Having grown up around this type of musical furniture, my personal preference would be to work with what's there to start. Given the sentimental attachment, this seems to be prudent.
I must say, I love these old drivers - done up right, they can really surprise you.
Let's start with the existing design of the speaker enclosures. I cannot see, but my guess is that the back baffle is perforated hardboard / pressboard. If so, then these are a very common design of modified open baffle, similar in example to open back guitar speakers. These were designed to use the wall that the console sits against as a part of the system, adding gain in the bass region. About all you can do is some sort of bracing to reduce or eliminate enclosure resonance. You'd have to do a visual analysis to determine what would be needed, if any at all.
Next, I see that passive crossover is rather lacking. The (12"?) woofer is run full range while the (3x5?, 4x6?, 5x7?) mid-range has a cap across the terminals while the paralleled tweeters have a single cap in-line. A proper crossover network would most likely clean it up rather well. As old and hi-Qts as these most likely are, I wouldn't really worry about anything other than 1st order. To do this you'd need the impedance of the drivers and an idea of where to cross them over.
Now, I don't see any real markings, except for something on the woofer that ends in a -8. Not to fear, just disconnect the leads and measure the DC resistance. An 8 ohm speaker will measure near 6 ohms DC. A 4 ohm speaker will measure somewhere near 3 ohms DC. A 16 ohm speaker should be somewhere between 12-14 ohms DC.
If you don't have a DATS (if you did, you wouldn't be doing the last step above) then use a FM car transmitter (buy online, big box stores like Walmart, or if you have something like a 5 Below or Big Lots, check there) and your computer to transmit test tones to the FM section of the console using something like Audacity. Try with the individual units hooked up, ie, just the woofer and run test tones in 100 Hz increments up to maybe 2500 Hz. Then do just the midrange doing a 300 - 5000 Hz test, and then the tweeters running 1500 - 6000 Hz. Make each step at least 1 - 2 seconds long and listen for when the tones get strong at the bottom and weak at the top. If you run with those numbers in a conservative fashion, the crossover should be fairly close to correct, plus you'll have already started the tuning by ear process.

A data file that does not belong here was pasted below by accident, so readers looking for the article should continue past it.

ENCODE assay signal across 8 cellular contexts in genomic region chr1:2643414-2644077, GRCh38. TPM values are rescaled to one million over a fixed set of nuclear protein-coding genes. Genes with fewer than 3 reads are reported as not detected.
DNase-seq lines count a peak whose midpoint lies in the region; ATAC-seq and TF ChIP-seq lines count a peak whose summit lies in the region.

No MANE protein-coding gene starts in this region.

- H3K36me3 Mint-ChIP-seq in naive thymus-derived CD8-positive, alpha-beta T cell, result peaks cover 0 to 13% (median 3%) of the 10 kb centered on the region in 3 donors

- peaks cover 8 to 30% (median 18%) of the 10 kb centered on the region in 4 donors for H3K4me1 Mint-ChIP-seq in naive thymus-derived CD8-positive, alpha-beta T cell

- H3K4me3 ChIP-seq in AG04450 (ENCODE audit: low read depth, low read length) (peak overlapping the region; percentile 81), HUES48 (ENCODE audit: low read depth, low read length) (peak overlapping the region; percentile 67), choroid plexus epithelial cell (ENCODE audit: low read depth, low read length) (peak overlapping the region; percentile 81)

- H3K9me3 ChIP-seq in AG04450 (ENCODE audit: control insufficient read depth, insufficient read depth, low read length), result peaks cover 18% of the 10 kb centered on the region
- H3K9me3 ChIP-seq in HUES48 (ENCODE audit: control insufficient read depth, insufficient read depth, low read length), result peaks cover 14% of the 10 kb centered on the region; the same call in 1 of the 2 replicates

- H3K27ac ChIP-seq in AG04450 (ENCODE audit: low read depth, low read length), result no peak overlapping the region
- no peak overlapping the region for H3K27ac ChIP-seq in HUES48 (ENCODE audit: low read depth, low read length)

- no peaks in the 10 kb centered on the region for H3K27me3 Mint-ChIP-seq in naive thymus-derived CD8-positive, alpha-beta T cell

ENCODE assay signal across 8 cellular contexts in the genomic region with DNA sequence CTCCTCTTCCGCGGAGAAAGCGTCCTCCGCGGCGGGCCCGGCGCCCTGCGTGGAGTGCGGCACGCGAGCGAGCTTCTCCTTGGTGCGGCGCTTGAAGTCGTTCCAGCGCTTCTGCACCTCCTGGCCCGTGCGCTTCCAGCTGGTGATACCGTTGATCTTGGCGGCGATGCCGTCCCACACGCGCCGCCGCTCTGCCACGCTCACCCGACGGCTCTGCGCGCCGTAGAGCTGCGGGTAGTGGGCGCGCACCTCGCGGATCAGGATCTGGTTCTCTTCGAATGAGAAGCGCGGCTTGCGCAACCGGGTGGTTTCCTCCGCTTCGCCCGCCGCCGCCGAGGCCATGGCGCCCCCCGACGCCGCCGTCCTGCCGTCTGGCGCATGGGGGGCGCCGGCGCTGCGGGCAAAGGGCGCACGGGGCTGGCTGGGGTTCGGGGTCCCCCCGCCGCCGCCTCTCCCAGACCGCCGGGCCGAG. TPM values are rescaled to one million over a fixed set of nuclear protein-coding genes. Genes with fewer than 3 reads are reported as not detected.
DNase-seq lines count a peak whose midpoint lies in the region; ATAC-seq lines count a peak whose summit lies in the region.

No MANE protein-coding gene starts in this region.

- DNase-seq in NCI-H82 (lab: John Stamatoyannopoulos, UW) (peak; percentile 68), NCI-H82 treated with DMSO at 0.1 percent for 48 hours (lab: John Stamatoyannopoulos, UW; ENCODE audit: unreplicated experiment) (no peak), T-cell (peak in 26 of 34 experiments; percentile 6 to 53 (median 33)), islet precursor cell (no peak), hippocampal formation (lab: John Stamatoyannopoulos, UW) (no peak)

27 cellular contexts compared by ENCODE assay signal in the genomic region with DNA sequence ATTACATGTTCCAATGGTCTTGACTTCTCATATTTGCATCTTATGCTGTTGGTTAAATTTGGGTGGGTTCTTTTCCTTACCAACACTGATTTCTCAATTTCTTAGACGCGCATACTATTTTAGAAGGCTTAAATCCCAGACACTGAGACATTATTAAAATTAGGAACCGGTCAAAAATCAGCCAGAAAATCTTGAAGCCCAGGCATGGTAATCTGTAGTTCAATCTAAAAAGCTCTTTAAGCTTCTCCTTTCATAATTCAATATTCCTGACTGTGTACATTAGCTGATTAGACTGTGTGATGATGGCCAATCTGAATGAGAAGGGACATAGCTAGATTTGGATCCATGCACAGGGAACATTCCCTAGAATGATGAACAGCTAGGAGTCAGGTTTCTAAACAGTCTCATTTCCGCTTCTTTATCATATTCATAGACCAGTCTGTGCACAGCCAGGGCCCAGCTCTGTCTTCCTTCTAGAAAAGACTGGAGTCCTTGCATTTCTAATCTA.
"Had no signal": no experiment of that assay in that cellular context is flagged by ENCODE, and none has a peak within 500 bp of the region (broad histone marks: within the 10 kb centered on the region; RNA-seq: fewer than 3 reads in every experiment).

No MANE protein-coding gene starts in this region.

Just my thoughts.
That makes sense, I just saw your video on setting the crossover for vertical offsets. Is that what you mean?
Thank you for all that info!! Even without any experience I had thought (based on the videos that I have seen) that the crossover was seriously insufficient! It’s nice to hear that confirmed!
There is only one side of the consul that puts out sound. The other side either has a wiring issue or something in the amp or control panel. The biggest issue with using the existing setup is that my wife’s family all report back that it never sounded great, even when it was younger and fully functional! I don’t know if that is because of the crossover, the open baffle, the quality of the drivers, the turntable they had, or the fire hazard of an amplifier! I suspect it is all of the above. I don’t think I have the time or expertise to tweak the existing setup to try and find its potential. I am considering either purchasing speakers for it or building some that are based on somebody else’s expertise. It is becoming clear to me that I need to get my hands on a dats. Is there anyone who rents these out since I don’t have plans to build speakers full time?
Ah, I thought it was, as DATA from Star Trek TNG once said, "Fully Functional". Being as you are in SF, you might be able to contact YouTuber Shango066 to maybe fix the tuner/amp section.
Until then, if you have some other type of amp to test the speakers, or jumper the wires from the working side speakers to the non-working side speakers to verify their condition, you could make a plan on what you find.
I understand if you would rather upgrade everything to work within the cabinet. After all, it is yours (well, the little lady's).
Do you intend to keep "a record player" in the cabinet? Not necessarily what's in there, but maybe a more modern unit. And would you want to keep the "radio" section? If these aren't really part of the plan, then by all means, go for whatever fits your needs and plans.
To go for new speaker drivers or a "box in a box", look for a good sealed (acoustic suspension) design. I would think you could go with a good 8", or better, 10", and still have room left over. That way, you could just frame out some cleats in the existing enclosure to screw a back onto at the appropriate distance back to get the correct interior volume.
(I don't want you to think I'm badgering you into using the old drivers, it's just I don't like to waste perfectly fine "things". Maybe they are just junk from the get go and should be relegated to the dustbin. Or if the one side is blown, then "make new". 😉 )